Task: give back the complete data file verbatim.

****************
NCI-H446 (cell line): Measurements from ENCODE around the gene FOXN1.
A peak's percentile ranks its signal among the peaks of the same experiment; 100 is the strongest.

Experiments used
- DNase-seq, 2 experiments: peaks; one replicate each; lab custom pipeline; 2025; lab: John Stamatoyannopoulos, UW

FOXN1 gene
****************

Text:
NCI-H446 (cell line): Measurements from ENCODE around the gene FOXN1.
A peak's percentile ranks its signal among the peaks of the same experiment; 100 is the strongest.

Experiments used
- DNase-seq, 2 experiments: peaks; one replicate each; lab custom pipeline; 2025; lab: John Stamatoyannopoulos, UW

FOXN1 gene